Indeed, my friend’s experience is not isolated. Gallup released a report in 2016 called, “Millennials: The Job-Hopping Generation.” And Generation Z? They feel they know too much to settle for a low-paying job when their talent is worth far more than your wages. They may have eleven jobs in their twenties. The corporate ladder has become the corporate lily pad.
New Strategies for a New Workforce
When reviewing the data on today’s youngest workers entering the job market, I believe employers will likely need to offer a different kind of opportunity. While Generation Z tends to be a very educated population, many have chosen to “hack” their post-secondary experience. Instead of enrolling in a four-year college, many have gotten creative and have chosen to learn specific job skills through mentors, MOOCs, Master Classes, and internships. Gen Z witnessed the “great resignation” and millions of them were a part of it, in the early stages of their career. The Work Institute, a leading employment consulting agency, estimates that over 42 million U.S. workers left their jobs in 2019. By 2021, four million quit their job in a single month.
Today’s newest and youngest employee comes into the workforce with:
- High agency—They feel empowered by that smart phone and make audacious requests.
- High anxiety—They struggle with mental health issues which often hinder productivity.
So, what can we do to attract and keep the most talented and ambitious Gen Z workers? Let me offer ten ideas based on the data I’ve read and observed on this new generation.
Ten Ideas to Attract and Retain Generation Z Team Members:
- Create an internal gig economy: Since Gen Z loves change and job-hopping, what if you focused on cross-training, and welcomed teammates to move around every several months? They may look forward to it.
- Offer flexibility and autonomy: The pandemic changed most of us. Gen Z has asked for autonomy to work from anywhere and also asked for four-day work weeks, working 40 hours, then having three days free.
- Consider unlimited PTO: We now offer unlimited personal time off, communicating trust in our team, knowing each will collaborate with teammates. Train them—then trust them that they’ll get the job done.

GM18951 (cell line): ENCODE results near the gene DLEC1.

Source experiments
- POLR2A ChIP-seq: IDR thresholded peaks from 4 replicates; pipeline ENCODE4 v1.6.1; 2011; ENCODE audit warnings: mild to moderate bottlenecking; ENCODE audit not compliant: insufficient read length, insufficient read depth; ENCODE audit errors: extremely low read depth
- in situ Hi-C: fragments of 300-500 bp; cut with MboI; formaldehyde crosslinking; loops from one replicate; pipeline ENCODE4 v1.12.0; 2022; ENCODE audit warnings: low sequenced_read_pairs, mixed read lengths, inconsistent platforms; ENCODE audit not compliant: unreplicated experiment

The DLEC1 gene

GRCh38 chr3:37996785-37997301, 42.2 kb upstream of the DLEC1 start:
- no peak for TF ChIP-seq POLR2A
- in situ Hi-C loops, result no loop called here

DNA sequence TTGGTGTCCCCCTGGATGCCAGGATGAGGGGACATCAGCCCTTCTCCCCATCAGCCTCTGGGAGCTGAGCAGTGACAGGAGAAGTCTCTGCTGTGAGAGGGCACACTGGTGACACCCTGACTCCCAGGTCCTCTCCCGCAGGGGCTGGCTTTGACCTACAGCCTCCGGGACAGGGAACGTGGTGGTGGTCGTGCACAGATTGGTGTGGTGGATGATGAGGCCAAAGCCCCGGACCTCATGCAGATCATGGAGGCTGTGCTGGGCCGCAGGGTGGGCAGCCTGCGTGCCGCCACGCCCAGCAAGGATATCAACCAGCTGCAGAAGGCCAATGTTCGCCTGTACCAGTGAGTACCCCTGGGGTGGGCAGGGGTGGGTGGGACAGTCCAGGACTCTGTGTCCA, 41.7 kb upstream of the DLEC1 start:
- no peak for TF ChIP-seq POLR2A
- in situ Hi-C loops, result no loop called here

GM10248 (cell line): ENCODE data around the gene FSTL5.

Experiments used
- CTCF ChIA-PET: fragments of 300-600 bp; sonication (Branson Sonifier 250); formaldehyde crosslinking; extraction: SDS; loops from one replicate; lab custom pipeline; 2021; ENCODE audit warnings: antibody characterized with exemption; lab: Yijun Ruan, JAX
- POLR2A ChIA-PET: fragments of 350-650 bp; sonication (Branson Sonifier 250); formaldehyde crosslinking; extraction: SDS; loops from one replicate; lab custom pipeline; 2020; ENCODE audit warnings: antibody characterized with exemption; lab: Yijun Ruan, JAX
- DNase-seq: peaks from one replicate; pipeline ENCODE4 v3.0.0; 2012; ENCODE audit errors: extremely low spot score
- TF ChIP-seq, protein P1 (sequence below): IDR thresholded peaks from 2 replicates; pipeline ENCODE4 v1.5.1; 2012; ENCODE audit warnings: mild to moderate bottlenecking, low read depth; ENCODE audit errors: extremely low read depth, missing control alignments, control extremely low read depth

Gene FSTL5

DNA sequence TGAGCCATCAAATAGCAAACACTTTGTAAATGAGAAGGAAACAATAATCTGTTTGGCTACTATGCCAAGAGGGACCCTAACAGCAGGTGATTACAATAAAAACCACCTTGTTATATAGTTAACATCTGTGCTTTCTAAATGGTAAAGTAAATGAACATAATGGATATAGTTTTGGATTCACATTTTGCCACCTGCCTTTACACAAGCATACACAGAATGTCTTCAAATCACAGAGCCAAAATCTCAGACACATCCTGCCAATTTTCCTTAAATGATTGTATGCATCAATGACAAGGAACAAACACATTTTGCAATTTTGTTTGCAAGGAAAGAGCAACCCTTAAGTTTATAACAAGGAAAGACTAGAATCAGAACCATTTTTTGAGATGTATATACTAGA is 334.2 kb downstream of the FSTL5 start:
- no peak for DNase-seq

- Make room for no-collar and new-collar jobs: Forget blue or white collars. The new workforce may be no-collar entrepreneurs who serve from home, and “new collar” staff who have highly specific job skills without a college degree.
- Provide meaning as well as money: Gen Z loves knowing how their small task is tied to the larger mission. Ensure they see how your mission and products serve the community around them. They want meaning.
- Implement a “Listen, Empathize, and Guide” policy: Management is often viewed as tellers, not listeners. Practice L.E.G. with young staff: listen (they’ll feel heard); empathize (they’ll feel understood); and guide (earning the right to direct).
- Furnish continuous learning and growth opportunities: Gen Z data reveals they want to work at a place that develops them professionally and personally. Offer training, trips, mentors, LMS courses, and experiences that grow them.
- When possible, embody descriptive not prescriptive leadership: Adults often lead youth by prescribing each step along the way, leaving kids little experience to think on their own. Instead, describe a mutual goal and let them “own” how to reach it.
- Don’t gaslight: When we gaslight, we react to young teammates’ comments with impatience, making them feel foolish for making the remark. Work to cultivate psychological safety for their learning.
- Practice reverse mentoring: This is when experienced veterans and young rookies meet, swap stories, then offer insights the other doesn’t have, based on the generation they’re from. This gives dignity to all.
I love what Abraham Lincoln once said: “I don’t like that person. I must get to know him.” Perhaps this is the approach we need to take with Generation Z team members. The more I get to know them, the more I like what they bring to the team.